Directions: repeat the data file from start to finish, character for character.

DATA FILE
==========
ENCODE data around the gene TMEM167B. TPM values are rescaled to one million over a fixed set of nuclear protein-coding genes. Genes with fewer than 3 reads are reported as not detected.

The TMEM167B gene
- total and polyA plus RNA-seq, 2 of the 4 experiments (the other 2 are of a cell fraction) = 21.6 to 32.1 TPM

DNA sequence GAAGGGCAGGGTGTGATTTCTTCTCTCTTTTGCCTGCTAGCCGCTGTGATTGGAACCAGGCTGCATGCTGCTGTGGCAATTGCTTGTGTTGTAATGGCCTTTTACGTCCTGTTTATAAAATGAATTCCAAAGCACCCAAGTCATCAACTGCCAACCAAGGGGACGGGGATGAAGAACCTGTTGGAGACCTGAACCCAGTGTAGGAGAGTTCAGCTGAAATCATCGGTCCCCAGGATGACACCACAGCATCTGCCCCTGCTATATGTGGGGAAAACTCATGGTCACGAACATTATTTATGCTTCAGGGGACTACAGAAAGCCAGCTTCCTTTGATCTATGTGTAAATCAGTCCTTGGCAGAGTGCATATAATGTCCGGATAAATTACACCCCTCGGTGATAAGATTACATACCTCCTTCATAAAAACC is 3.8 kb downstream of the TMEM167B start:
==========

ENCODE data around the gene TMEM167B. TPM values are rescaled to one million over a fixed set of nuclear protein-coding genes. Genes with fewer than 3 reads are reported as not detected.

The TMEM167B gene
- total and polyA plus RNA-seq, 2 of the 4 experiments (the other 2 are of a cell fraction) = 21.6 to 32.1 TPM

DNA sequence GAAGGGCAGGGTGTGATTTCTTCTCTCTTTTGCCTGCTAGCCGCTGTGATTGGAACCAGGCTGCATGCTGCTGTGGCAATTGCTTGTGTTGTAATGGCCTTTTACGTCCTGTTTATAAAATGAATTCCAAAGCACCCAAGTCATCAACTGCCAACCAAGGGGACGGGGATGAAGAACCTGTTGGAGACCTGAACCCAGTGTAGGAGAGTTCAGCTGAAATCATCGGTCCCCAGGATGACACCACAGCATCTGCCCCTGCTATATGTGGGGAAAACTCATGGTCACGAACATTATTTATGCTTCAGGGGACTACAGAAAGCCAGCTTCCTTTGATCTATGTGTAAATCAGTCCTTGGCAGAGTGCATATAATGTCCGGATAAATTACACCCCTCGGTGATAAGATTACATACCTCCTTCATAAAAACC is 3.8 kb downstream of the TMEM167B start: